Interestingly, some bloggers put their blogs on hold in order to regain- or protect- their personal space and privacy. This seems ironic, because blogs were once extolled for their their ability to 'democratize' the world of ideas.
What does this all mean? Are blogs here to stay, or does this survey indicate that blogs are a passing phase in the world of social networking? What are some ways to ensure the longevity of a blog? I have been interested in starting a blog, but my fear is that I would run out of ideas to discuss, or that I would fail to capture or hold readership. Whether you are a blogger yourself or a subscriber to others' blogs, I'd love to hear your ideas about what makes a successful blog and what you see as the warning signs of a doomed blog.
Sunday, June 7, 2009
- Advertise less- "try to pull people into what you're saying instead of pushing your message out to everyone."
- Listen to what's being said- this way you get a chance to respond to what is being said.
- Learn from it- use feedback- positive and or negative- to your advantage by learning from it. Whereas focus groups were relied upon in the past, social media poses a way to get real feedback for free.
- Define your purpose- isolating your purpose will allow you to assess the appropriate tools for reaching your audience.
- Speak human- "why not be a person who thinks, cares and makes mistakes? (We can identify with those people)."
- Have a personality- "social media is only interesting when it's social...most people are pretty interesting once you strip off the layer of corporate varnish we all seem to wear."
- Play- use the process of trial and error to see what works for you. Let go of trying to be perfect and try something new!
- Give us the good stuff- make and give away "stuff" that has value to your audience
- Avoid the quicksand- it's easy to get caught up in the world of social media, but don't lose sight of "where you're going and what you want to do."
Karjaluoto also includes a bonus tenth point, but you'll have to check out the post for yourself to see what it is.
What do you see as the most important tip for using social media?
Friday, June 5, 2009
On the PRSSA 2009 National Conference newsletter they gave a little sneak peak at a few of the professional development workshops:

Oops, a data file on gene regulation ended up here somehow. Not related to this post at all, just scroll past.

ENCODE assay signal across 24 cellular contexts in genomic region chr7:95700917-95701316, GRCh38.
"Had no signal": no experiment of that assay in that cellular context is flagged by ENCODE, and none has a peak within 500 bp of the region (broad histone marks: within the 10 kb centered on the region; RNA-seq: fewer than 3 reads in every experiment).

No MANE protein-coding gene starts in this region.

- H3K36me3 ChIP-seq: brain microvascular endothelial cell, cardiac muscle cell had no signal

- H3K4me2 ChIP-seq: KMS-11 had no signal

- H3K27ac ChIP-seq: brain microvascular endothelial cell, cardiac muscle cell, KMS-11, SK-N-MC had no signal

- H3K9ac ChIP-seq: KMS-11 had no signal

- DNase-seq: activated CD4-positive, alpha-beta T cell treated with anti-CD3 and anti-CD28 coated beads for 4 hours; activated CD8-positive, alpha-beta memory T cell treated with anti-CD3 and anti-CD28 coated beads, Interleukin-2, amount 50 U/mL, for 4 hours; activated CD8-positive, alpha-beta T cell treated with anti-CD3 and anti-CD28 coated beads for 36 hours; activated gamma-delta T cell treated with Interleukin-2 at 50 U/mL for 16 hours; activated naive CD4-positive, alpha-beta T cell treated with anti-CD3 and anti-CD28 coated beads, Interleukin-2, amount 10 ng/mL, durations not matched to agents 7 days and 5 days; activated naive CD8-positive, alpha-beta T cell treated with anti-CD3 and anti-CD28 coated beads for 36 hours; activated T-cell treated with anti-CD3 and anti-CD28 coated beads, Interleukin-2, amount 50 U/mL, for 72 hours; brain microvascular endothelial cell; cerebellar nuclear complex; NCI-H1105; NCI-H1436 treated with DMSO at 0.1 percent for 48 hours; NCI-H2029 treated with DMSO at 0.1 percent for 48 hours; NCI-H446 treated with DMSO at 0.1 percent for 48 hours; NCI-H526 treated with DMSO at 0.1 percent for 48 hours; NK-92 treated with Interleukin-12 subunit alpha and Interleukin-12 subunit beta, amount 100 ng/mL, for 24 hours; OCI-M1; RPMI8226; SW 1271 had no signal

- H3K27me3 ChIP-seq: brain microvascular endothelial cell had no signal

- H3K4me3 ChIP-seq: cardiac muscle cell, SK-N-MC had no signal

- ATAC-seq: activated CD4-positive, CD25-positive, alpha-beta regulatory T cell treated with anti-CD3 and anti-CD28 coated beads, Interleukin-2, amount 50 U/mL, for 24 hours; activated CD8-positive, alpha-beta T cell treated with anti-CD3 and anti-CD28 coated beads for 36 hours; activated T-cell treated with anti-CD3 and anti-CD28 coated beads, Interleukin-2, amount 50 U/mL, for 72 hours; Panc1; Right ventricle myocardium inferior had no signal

“Grommets and the Tide of Technology PR” (Video Gaming and Technology)
“Mahalo World” (International PR Campaigns)
“Styling the Trends” (Fashion)
“Voyage to Visions” (Travel, Tourism and Hospitality)
“From Bonfire to Bona Fide Events” (Event Planning)
San Diego, here I come! Who else is planning on attending this year? Temple University sends two representatives (myself and the president of PRSSA), but we’d love to send more. Got any fun fundraising tips for us?
For more information on this year’s conference, visit www.prssa.org/conference2009.
Thursday, June 4, 2009
Wednesday, June 3, 2009
As I've mentioned before, I work at Old Navy. I've got to give the brand some credit for its efforts to stay a step ahead of its competitors in this economy.
Even in tough times, there are some things people cannot- or will not- go without. Luckily for Old Navy, one of these things is clothing. That is not to say that the brand hasn't seen its share of stress. Kohls, Target and JCPenny have all surfaced as strong competitors in the market for affordable fashion, and all of these brands are fighting to maintain their piece of the shrinking pie.
Here are some clever marketing techniques Old Navy is using to try ensure that people are spending what budget they have for clothes and accessories in their store:
- "One Day Wonder" sales that feature jaw-dropping prices on popular merchandise. The first of these was on May 23 and was a promotion for $1 flip flops. Last Saturday was $3 graphic tees. There have been hints that more of these sales are coming in the future, although the items and the prices have not yet been named. These sales help drive traffic into the store and, even if consumers do not end up buying much more than the door buster, raise awareness about the store's other products and sales. They also help raise awareness about the brand through word-of-mouth as people tell their friends and family members about these great sales.
- Beach passes: during the month of May the company distributed cards that would get stamped each time a customer bought an item for the beach, like a swim suit or a pair of flip flops. Filled cards could then be redeemed for 40% off of one item. This promotion helped to keep people coming back to the store and, in turn, rewarded them for doing so.
- The company had a buy-one-get-one free sale on its famous $5 flag tees Memorial Day weekend. This helps emphasize the values the company is known for, and also puts popular fashion within reach of virtually everyone. It is also clever to tie the sale with a holiday.